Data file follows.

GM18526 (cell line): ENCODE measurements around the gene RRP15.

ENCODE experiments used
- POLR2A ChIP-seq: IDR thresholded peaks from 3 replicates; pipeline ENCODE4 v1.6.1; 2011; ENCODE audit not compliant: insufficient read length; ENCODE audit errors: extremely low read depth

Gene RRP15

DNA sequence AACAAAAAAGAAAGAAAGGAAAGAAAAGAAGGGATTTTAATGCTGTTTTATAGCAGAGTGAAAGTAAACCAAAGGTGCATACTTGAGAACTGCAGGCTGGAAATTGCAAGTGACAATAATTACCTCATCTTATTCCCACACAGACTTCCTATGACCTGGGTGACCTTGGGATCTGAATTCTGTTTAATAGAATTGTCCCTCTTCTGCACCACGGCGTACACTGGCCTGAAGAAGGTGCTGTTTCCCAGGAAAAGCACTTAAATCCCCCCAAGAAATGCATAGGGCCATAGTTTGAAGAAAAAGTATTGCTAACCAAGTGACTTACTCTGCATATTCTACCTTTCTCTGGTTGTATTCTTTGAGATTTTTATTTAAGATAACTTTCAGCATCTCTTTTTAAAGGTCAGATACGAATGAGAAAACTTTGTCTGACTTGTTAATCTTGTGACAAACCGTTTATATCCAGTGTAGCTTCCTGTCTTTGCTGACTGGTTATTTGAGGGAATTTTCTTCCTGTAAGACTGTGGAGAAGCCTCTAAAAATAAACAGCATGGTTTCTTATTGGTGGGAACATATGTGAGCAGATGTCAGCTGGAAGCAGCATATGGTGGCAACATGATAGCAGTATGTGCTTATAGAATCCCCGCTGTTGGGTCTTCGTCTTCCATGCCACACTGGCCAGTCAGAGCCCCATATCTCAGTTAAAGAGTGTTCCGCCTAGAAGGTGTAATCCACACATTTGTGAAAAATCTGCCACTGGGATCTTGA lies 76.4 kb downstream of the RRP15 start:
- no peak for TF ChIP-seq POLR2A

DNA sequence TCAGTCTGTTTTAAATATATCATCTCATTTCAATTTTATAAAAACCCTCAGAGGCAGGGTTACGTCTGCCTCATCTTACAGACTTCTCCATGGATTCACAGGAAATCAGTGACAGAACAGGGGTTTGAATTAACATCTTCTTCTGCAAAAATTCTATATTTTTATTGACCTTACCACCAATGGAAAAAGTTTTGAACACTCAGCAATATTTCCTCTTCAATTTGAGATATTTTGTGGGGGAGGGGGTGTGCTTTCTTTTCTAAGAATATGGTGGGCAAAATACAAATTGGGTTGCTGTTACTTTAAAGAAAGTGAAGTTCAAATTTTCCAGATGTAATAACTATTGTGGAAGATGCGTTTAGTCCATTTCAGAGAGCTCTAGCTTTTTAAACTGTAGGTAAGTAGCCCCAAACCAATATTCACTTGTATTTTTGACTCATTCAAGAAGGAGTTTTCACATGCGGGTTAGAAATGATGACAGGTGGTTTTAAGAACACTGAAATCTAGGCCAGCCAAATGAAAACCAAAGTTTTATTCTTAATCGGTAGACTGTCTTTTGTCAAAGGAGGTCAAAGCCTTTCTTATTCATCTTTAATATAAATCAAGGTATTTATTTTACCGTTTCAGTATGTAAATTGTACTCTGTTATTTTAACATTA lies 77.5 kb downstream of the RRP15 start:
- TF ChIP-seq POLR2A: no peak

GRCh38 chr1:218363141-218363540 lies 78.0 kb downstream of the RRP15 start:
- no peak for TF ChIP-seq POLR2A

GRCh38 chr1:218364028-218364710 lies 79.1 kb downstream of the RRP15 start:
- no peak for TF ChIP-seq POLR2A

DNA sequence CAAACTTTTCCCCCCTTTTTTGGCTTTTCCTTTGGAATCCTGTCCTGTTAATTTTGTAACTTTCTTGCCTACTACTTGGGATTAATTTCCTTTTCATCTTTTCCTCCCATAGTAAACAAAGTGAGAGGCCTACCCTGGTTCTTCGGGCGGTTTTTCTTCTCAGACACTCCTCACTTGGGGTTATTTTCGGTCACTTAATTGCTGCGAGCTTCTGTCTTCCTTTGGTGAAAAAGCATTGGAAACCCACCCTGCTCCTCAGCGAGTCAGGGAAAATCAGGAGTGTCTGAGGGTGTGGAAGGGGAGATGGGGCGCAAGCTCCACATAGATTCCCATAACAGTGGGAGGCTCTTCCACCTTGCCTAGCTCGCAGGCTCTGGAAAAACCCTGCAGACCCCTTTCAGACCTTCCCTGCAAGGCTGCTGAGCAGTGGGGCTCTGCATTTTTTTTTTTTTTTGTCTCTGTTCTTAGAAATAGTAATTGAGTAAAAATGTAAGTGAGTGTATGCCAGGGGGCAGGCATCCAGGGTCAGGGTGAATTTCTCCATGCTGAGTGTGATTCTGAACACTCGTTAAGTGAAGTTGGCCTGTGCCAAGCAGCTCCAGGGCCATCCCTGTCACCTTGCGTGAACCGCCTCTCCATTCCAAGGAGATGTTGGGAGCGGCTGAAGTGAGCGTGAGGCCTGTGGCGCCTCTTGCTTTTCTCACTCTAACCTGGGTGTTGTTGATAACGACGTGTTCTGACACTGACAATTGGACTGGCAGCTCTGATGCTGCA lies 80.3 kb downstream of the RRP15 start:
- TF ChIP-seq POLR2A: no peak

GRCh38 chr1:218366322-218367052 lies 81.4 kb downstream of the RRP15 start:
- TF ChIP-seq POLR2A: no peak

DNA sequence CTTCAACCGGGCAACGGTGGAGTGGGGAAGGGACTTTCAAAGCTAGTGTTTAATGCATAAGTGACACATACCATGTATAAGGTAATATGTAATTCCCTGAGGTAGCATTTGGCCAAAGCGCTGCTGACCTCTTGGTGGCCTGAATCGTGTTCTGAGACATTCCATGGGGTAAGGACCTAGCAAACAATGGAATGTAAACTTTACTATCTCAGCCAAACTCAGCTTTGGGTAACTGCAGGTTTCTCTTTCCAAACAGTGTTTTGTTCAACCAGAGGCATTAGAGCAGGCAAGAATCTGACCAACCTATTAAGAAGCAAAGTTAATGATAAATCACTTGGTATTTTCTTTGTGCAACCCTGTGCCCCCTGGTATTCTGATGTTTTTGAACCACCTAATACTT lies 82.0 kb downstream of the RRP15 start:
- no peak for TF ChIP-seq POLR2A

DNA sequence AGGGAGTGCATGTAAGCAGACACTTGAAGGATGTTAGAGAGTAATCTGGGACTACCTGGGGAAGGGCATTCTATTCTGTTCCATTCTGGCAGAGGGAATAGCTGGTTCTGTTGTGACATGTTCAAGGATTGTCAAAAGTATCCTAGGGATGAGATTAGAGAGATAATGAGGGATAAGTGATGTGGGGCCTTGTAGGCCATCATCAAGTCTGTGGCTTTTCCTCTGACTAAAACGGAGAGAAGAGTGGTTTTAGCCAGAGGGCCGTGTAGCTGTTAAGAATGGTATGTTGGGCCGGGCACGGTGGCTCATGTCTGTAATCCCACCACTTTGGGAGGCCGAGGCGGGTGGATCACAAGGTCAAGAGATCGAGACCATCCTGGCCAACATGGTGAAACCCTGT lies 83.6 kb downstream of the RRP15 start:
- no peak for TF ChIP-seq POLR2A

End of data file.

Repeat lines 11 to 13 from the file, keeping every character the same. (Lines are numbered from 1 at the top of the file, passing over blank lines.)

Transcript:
GRCh38 chr1:218364028-218364710 lies 79.1 kb downstream of the RRP15 start:
- no peak for TF ChIP-seq POLR2A

DNA sequence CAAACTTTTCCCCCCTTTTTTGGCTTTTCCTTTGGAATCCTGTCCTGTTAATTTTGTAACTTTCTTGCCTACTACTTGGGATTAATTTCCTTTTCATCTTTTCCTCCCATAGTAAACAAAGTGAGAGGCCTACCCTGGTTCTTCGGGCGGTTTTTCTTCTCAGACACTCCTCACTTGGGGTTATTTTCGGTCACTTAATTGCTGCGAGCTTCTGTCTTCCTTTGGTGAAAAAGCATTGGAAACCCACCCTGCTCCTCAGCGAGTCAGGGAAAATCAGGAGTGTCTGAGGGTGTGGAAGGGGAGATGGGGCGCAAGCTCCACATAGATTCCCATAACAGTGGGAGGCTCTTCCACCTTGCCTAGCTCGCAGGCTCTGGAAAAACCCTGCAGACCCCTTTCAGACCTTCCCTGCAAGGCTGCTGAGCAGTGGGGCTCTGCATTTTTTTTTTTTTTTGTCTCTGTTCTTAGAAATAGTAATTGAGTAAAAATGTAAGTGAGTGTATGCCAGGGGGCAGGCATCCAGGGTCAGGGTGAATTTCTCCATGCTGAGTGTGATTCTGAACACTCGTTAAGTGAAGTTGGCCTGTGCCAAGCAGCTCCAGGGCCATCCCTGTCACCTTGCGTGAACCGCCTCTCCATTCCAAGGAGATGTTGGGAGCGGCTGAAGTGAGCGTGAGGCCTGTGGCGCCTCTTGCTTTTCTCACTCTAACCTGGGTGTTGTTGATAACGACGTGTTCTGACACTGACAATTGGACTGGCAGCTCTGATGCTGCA lies 80.3 kb downstream of the RRP15 start: